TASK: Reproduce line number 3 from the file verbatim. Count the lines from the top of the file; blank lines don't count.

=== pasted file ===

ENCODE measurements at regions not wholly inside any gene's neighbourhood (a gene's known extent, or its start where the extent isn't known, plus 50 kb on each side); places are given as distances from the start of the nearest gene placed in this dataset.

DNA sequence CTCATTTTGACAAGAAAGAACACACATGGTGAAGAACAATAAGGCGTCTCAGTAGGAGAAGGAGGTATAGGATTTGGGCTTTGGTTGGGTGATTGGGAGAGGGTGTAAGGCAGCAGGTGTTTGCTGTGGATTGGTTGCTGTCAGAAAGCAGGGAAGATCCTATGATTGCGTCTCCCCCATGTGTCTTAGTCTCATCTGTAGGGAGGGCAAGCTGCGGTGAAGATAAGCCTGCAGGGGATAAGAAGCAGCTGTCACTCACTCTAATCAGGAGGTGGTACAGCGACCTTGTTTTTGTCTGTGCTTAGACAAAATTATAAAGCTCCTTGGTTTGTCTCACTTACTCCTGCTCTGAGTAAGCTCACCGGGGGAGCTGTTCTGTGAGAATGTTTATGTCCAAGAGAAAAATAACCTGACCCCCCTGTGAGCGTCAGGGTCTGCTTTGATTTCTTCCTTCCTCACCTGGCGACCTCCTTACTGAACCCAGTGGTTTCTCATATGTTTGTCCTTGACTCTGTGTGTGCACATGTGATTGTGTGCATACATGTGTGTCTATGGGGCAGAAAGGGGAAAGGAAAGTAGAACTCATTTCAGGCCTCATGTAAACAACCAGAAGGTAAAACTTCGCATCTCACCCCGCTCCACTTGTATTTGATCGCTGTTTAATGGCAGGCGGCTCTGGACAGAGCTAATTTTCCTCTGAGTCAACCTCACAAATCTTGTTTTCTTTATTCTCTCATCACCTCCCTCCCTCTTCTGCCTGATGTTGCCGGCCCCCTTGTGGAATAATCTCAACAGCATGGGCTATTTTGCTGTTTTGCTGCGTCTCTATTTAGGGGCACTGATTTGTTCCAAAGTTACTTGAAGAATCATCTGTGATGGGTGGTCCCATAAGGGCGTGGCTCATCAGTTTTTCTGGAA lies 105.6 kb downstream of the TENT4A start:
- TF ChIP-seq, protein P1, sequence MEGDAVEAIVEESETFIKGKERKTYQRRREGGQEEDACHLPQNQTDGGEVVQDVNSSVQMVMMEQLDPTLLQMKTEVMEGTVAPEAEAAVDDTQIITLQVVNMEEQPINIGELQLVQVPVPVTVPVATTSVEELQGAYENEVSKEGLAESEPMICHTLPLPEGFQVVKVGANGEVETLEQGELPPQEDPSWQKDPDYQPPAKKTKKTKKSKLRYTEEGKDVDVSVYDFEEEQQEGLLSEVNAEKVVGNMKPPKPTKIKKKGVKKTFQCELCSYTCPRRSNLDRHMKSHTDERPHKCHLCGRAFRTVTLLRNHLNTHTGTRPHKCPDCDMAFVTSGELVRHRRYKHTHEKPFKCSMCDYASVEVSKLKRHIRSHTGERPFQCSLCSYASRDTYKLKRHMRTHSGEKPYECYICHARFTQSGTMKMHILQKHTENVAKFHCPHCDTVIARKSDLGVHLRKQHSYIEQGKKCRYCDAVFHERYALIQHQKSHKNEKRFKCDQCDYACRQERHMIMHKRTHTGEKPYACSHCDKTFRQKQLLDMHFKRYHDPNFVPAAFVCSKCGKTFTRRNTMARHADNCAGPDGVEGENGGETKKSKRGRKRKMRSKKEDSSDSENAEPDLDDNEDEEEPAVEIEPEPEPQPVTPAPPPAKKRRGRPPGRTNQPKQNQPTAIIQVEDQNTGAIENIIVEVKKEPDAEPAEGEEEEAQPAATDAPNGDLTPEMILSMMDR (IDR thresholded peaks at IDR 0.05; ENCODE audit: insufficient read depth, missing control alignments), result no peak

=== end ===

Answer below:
- TF ChIP-seq, protein P1, sequence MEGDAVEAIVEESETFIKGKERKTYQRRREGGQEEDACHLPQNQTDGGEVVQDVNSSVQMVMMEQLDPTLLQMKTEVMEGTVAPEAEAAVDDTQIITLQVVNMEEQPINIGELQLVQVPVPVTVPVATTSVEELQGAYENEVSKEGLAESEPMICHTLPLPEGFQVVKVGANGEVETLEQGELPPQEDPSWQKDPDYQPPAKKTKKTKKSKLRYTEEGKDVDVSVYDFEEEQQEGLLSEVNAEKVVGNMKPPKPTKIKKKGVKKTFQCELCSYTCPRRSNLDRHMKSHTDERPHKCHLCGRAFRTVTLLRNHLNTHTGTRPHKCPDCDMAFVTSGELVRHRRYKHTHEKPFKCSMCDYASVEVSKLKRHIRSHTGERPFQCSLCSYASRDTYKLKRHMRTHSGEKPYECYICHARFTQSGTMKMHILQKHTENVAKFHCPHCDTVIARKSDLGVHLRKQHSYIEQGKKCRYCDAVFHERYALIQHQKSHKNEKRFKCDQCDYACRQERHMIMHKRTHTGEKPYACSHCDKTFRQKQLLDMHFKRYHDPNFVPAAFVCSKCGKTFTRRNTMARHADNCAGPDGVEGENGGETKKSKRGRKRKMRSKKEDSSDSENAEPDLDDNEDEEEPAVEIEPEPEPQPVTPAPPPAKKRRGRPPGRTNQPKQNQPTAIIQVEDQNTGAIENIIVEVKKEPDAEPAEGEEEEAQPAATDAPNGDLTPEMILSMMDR (IDR thresholded peaks at IDR 0.05; ENCODE audit: insufficient read depth, missing control alignments), result no peak